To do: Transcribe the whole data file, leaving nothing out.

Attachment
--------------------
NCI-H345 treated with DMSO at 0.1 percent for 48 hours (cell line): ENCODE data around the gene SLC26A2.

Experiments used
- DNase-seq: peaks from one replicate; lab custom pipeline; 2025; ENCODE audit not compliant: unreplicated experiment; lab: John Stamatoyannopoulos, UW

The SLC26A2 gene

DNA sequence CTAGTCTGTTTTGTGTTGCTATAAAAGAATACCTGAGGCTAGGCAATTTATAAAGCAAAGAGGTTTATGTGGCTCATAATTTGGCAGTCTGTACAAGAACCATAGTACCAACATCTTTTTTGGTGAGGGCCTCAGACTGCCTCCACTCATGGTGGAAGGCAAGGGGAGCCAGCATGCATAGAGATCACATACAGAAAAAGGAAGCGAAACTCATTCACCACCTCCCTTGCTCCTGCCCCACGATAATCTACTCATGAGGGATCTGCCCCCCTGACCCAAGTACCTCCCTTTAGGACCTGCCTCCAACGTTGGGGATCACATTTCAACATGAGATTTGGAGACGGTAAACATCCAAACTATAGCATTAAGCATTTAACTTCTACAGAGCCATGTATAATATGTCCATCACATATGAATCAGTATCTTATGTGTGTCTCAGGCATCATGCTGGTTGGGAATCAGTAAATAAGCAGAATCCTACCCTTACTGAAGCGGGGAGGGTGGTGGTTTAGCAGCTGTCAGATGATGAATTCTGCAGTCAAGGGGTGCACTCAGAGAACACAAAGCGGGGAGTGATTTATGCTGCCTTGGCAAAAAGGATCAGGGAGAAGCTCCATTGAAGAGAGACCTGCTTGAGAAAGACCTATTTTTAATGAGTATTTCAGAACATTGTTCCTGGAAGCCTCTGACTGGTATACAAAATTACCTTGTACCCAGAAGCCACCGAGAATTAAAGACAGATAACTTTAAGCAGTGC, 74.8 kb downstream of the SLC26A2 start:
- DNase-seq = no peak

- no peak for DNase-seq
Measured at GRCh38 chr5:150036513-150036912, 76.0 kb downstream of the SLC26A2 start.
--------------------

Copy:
NCI-H345 treated with DMSO at 0.1 percent for 48 hours (cell line): ENCODE data around the gene SLC26A2.

Experiments used
- DNase-seq: peaks from one replicate; lab custom pipeline; 2025; ENCODE audit not compliant: unreplicated experiment; lab: John Stamatoyannopoulos, UW

The SLC26A2 gene

DNA sequence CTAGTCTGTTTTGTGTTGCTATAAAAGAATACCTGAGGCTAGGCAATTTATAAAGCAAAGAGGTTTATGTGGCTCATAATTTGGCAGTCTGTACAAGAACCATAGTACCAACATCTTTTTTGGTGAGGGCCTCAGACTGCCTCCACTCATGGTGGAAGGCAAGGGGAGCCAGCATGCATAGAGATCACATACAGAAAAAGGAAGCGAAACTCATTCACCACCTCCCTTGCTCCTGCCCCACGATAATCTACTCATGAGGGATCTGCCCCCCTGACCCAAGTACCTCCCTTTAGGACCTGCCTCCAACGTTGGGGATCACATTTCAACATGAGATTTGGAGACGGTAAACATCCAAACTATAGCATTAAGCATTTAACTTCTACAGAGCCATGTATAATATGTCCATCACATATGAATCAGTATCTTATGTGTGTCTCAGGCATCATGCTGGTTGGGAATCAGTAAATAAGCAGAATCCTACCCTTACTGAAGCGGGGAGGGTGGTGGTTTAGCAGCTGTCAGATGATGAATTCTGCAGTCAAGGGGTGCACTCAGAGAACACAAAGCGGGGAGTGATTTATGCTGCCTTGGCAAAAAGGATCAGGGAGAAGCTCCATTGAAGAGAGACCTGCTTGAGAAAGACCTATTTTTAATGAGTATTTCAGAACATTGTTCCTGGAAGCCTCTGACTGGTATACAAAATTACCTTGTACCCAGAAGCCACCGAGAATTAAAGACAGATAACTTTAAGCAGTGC, 74.8 kb downstream of the SLC26A2 start:
- DNase-seq = no peak

- no peak for DNase-seq
Measured at GRCh38 chr5:150036513-150036912, 76.0 kb downstream of the SLC26A2 start.